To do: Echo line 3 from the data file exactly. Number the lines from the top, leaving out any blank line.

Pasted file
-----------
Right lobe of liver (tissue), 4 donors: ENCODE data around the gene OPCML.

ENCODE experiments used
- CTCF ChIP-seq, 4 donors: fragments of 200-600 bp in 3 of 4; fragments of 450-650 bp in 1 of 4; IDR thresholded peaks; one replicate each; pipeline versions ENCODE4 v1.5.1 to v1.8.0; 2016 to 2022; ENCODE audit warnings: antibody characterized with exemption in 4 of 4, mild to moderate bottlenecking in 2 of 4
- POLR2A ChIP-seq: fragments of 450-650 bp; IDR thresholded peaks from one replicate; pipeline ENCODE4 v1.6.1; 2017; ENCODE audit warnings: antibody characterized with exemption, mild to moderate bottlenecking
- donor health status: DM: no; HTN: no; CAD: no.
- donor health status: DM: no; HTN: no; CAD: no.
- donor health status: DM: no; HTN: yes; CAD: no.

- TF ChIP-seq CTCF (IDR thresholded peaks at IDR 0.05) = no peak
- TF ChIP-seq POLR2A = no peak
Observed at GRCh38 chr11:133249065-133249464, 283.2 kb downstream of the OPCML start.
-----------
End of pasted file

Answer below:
- CTCF ChIP-seq, 4 donors: fragments of 200-600 bp in 3 of 4; fragments of 450-650 bp in 1 of 4; IDR thresholded peaks; one replicate each; pipeline versions ENCODE4 v1.5.1 to v1.8.0; 2016 to 2022; ENCODE audit warnings: antibody characterized with exemption in 4 of 4, mild to moderate bottlenecking in 2 of 4